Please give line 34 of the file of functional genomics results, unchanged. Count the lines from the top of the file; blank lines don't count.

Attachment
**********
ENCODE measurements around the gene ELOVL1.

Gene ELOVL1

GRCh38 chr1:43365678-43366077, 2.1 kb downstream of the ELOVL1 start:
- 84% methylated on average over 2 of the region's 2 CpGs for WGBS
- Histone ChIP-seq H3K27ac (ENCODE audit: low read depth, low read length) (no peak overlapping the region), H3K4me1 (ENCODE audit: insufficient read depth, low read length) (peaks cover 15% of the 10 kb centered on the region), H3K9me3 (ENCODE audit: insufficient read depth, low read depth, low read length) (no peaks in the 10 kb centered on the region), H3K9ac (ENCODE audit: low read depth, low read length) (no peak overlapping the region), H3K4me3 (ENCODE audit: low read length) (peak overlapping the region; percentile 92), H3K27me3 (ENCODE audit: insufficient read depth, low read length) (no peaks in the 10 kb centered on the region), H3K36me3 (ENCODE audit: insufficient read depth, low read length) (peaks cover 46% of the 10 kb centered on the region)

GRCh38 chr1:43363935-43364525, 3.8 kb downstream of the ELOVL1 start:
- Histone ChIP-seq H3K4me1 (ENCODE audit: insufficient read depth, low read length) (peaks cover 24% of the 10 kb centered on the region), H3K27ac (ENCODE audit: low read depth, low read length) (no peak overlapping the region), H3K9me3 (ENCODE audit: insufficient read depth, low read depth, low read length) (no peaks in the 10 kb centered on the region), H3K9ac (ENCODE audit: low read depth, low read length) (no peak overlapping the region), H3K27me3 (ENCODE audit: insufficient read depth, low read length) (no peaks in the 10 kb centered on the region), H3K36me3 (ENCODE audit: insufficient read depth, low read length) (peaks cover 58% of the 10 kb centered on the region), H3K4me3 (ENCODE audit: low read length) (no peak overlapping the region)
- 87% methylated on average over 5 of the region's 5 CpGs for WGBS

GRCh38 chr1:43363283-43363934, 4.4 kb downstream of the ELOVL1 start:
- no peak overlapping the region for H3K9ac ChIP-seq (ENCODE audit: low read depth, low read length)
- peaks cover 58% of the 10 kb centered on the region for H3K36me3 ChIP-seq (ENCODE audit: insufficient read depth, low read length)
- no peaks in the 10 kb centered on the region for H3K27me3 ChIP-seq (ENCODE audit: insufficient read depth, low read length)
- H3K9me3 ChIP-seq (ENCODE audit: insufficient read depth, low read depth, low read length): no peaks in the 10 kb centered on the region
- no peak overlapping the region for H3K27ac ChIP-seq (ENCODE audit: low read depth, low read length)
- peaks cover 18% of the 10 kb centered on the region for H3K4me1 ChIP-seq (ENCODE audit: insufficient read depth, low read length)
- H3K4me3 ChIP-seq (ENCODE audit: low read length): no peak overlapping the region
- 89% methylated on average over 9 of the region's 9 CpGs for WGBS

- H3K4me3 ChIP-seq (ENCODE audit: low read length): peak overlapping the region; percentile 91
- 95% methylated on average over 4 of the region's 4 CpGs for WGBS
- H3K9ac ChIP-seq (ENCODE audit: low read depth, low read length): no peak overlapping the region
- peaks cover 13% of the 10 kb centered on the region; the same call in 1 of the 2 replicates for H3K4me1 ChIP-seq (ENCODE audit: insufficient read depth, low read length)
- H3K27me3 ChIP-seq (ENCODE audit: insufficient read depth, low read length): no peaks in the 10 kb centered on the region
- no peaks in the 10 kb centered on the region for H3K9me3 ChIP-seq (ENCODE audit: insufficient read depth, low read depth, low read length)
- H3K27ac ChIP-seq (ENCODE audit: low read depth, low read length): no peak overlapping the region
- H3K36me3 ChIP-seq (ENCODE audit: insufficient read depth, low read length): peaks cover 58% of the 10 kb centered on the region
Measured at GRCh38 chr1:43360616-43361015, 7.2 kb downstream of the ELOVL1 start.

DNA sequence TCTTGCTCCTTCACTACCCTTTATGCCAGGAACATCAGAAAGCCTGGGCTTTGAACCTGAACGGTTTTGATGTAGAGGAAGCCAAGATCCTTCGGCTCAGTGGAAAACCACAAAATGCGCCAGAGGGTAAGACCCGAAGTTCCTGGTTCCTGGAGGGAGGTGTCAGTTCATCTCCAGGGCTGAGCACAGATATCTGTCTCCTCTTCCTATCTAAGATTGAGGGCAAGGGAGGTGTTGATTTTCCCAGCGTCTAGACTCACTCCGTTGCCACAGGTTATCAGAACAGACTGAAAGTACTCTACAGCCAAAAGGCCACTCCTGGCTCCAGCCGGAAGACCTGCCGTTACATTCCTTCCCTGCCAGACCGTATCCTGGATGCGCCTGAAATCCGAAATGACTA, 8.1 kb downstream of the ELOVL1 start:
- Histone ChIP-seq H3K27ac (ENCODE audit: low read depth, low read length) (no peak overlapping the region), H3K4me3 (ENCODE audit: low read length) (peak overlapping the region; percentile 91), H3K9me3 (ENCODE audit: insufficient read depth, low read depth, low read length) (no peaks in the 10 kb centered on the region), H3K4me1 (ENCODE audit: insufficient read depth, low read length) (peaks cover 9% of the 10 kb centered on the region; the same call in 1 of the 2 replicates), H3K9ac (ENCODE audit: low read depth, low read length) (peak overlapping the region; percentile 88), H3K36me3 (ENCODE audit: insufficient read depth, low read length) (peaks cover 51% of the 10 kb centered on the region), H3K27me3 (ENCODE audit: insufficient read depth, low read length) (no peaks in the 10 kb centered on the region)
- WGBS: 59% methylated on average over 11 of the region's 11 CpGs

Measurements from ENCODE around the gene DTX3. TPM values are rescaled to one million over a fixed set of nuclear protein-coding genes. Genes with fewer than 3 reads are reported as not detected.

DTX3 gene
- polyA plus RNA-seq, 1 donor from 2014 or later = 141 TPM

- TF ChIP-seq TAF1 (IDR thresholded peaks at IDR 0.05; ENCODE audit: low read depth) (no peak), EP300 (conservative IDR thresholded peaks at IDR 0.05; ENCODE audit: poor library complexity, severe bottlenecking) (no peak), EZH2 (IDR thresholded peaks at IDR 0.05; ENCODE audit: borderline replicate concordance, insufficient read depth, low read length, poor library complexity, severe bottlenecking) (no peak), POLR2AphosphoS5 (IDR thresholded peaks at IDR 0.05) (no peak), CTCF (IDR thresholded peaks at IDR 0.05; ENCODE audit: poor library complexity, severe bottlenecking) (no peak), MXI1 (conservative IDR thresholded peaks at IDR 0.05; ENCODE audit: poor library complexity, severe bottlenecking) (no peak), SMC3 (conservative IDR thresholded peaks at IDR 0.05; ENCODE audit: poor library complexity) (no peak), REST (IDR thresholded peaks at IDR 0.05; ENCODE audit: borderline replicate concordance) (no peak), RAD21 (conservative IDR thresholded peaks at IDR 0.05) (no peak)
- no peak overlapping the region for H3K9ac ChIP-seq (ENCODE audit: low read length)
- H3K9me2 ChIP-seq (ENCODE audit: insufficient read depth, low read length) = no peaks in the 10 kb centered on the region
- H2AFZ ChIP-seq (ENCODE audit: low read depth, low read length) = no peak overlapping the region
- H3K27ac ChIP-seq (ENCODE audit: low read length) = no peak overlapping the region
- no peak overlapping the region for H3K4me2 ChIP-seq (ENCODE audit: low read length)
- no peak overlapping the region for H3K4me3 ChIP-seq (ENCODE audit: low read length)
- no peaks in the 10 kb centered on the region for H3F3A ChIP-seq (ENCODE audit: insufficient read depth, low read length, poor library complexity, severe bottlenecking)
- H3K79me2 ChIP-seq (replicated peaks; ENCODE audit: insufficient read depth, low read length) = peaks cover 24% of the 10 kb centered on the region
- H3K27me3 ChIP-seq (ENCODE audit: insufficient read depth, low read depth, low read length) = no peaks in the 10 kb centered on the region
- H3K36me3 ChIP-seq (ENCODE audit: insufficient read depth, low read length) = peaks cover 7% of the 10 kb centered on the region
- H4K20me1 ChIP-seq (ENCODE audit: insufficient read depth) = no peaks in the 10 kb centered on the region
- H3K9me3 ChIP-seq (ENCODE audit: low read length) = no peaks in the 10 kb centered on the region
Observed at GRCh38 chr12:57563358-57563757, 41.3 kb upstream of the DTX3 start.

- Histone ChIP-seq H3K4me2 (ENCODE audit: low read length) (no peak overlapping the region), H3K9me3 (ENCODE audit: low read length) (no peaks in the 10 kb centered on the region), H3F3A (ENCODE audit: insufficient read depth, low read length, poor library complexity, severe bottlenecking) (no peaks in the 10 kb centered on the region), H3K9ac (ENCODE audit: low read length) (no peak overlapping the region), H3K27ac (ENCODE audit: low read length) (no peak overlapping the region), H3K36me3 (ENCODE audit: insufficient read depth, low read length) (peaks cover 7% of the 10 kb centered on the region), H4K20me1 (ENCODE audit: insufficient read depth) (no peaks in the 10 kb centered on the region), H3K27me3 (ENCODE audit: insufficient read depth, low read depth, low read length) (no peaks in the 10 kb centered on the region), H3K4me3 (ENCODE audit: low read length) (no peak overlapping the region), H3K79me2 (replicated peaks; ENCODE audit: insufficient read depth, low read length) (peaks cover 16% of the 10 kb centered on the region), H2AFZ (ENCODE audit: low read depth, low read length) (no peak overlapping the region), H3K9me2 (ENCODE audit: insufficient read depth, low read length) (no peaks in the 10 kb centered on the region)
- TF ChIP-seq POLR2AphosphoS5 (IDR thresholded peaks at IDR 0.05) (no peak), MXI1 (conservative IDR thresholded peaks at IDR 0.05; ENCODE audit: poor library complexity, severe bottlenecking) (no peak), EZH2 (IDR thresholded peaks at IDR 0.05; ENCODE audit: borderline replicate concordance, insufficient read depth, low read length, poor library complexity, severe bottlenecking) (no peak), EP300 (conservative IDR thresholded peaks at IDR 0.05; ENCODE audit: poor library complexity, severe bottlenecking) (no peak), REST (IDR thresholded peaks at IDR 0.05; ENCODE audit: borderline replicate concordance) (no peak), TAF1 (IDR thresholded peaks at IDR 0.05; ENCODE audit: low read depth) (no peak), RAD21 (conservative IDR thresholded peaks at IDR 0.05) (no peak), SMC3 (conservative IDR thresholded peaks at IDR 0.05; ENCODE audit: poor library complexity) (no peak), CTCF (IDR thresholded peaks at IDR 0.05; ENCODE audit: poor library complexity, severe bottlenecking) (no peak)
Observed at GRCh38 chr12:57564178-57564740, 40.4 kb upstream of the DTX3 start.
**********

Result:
- no peak overlapping the region for H3K9ac ChIP-seq (ENCODE audit: low read length)